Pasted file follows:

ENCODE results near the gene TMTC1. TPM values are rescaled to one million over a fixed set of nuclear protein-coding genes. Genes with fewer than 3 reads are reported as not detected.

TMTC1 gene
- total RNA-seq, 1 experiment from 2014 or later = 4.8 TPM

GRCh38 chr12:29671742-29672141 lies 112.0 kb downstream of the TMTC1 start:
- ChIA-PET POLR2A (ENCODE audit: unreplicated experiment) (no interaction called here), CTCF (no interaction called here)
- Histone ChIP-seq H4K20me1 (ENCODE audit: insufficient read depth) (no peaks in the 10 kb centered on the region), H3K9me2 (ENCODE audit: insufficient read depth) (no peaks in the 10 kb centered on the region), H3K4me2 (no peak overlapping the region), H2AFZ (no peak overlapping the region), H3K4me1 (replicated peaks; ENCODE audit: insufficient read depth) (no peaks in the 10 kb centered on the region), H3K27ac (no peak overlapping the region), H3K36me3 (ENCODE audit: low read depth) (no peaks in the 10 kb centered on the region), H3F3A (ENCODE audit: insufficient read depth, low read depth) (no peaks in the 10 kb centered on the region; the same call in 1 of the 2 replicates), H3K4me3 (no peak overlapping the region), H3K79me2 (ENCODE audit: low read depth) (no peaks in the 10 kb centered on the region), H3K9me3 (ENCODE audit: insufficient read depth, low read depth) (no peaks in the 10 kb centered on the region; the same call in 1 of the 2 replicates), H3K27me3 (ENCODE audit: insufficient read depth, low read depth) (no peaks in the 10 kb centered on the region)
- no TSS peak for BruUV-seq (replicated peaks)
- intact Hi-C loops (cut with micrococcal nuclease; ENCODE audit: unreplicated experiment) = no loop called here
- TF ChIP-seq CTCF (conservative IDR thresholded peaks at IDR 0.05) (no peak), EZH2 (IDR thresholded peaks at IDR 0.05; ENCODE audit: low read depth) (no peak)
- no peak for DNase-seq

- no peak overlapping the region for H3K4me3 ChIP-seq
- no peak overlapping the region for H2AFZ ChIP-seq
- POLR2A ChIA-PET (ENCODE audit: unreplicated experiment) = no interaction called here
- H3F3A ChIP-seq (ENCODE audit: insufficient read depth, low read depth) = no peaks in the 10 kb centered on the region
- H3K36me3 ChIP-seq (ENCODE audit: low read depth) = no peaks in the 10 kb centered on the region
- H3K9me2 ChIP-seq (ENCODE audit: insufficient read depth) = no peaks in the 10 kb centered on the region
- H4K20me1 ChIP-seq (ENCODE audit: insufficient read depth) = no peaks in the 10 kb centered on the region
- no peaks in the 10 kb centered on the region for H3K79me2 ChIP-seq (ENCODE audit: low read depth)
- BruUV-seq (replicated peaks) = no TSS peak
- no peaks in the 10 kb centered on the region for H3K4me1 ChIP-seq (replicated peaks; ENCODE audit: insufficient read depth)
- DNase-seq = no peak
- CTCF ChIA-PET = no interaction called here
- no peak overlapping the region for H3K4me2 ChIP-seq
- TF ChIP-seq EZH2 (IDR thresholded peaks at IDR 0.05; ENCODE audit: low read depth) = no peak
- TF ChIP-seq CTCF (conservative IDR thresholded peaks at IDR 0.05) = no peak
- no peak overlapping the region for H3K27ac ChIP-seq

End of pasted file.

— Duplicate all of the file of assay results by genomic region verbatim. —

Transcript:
ENCODE results near the gene TMTC1. TPM values are rescaled to one million over a fixed set of nuclear protein-coding genes. Genes with fewer than 3 reads are reported as not detected.

TMTC1 gene
- total RNA-seq, 1 experiment from 2014 or later = 4.8 TPM

GRCh38 chr12:29671742-29672141 lies 112.0 kb downstream of the TMTC1 start:
- ChIA-PET POLR2A (ENCODE audit: unreplicated experiment) (no interaction called here), CTCF (no interaction called here)
- Histone ChIP-seq H4K20me1 (ENCODE audit: insufficient read depth) (no peaks in the 10 kb centered on the region), H3K9me2 (ENCODE audit: insufficient read depth) (no peaks in the 10 kb centered on the region), H3K4me2 (no peak overlapping the region), H2AFZ (no peak overlapping the region), H3K4me1 (replicated peaks; ENCODE audit: insufficient read depth) (no peaks in the 10 kb centered on the region), H3K27ac (no peak overlapping the region), H3K36me3 (ENCODE audit: low read depth) (no peaks in the 10 kb centered on the region), H3F3A (ENCODE audit: insufficient read depth, low read depth) (no peaks in the 10 kb centered on the region; the same call in 1 of the 2 replicates), H3K4me3 (no peak overlapping the region), H3K79me2 (ENCODE audit: low read depth) (no peaks in the 10 kb centered on the region), H3K9me3 (ENCODE audit: insufficient read depth, low read depth) (no peaks in the 10 kb centered on the region; the same call in 1 of the 2 replicates), H3K27me3 (ENCODE audit: insufficient read depth, low read depth) (no peaks in the 10 kb centered on the region)
- no TSS peak for BruUV-seq (replicated peaks)
- intact Hi-C loops (cut with micrococcal nuclease; ENCODE audit: unreplicated experiment) = no loop called here
- TF ChIP-seq CTCF (conservative IDR thresholded peaks at IDR 0.05) (no peak), EZH2 (IDR thresholded peaks at IDR 0.05; ENCODE audit: low read depth) (no peak)
- no peak for DNase-seq

- no peak overlapping the region for H3K4me3 ChIP-seq
- no peak overlapping the region for H2AFZ ChIP-seq
- POLR2A ChIA-PET (ENCODE audit: unreplicated experiment) = no interaction called here
- H3F3A ChIP-seq (ENCODE audit: insufficient read depth, low read depth) = no peaks in the 10 kb centered on the region
- H3K36me3 ChIP-seq (ENCODE audit: low read depth) = no peaks in the 10 kb centered on the region
- H3K9me2 ChIP-seq (ENCODE audit: insufficient read depth) = no peaks in the 10 kb centered on the region
- H4K20me1 ChIP-seq (ENCODE audit: insufficient read depth) = no peaks in the 10 kb centered on the region
- no peaks in the 10 kb centered on the region for H3K79me2 ChIP-seq (ENCODE audit: low read depth)
- BruUV-seq (replicated peaks) = no TSS peak
- no peaks in the 10 kb centered on the region for H3K4me1 ChIP-seq (replicated peaks; ENCODE audit: insufficient read depth)
- DNase-seq = no peak
- CTCF ChIA-PET = no interaction called here
- no peak overlapping the region for H3K4me2 ChIP-seq
- TF ChIP-seq EZH2 (IDR thresholded peaks at IDR 0.05; ENCODE audit: low read depth) = no peak
- TF ChIP-seq CTCF (conservative IDR thresholded peaks at IDR 0.05) = no peak
- no peak overlapping the region for H3K27ac ChIP-seq